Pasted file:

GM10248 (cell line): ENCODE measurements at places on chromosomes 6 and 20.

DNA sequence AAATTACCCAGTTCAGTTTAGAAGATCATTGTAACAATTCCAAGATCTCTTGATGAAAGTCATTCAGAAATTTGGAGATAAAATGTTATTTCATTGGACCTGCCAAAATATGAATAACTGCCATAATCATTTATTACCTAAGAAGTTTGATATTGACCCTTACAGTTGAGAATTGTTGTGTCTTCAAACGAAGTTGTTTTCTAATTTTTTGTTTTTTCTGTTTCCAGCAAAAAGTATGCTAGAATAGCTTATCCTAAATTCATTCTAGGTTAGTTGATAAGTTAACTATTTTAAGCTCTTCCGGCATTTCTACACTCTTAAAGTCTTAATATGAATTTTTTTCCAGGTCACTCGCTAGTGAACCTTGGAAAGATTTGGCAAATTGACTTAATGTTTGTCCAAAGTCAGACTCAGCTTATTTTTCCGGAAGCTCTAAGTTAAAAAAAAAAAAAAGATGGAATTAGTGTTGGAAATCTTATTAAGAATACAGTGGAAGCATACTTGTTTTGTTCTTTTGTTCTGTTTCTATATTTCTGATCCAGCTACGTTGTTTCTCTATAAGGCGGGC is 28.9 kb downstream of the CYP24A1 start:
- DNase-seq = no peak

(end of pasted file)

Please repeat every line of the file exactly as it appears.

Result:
GM10248 (cell line): ENCODE measurements at places on chromosomes 6 and 20.

DNA sequence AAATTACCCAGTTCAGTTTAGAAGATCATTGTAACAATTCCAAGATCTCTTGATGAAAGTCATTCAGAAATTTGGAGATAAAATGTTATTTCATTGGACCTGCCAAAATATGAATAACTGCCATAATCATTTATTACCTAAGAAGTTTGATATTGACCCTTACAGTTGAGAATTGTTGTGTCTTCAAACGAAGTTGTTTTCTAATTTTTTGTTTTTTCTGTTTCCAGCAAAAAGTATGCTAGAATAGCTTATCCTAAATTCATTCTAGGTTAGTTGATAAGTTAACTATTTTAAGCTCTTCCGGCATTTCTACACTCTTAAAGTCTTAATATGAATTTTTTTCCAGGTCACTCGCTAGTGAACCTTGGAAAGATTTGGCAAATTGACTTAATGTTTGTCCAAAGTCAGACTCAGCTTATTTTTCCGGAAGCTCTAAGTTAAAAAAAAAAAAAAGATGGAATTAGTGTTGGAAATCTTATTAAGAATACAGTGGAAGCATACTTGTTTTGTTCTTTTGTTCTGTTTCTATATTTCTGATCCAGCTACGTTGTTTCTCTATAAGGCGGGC is 28.9 kb downstream of the CYP24A1 start:
- DNase-seq = no peak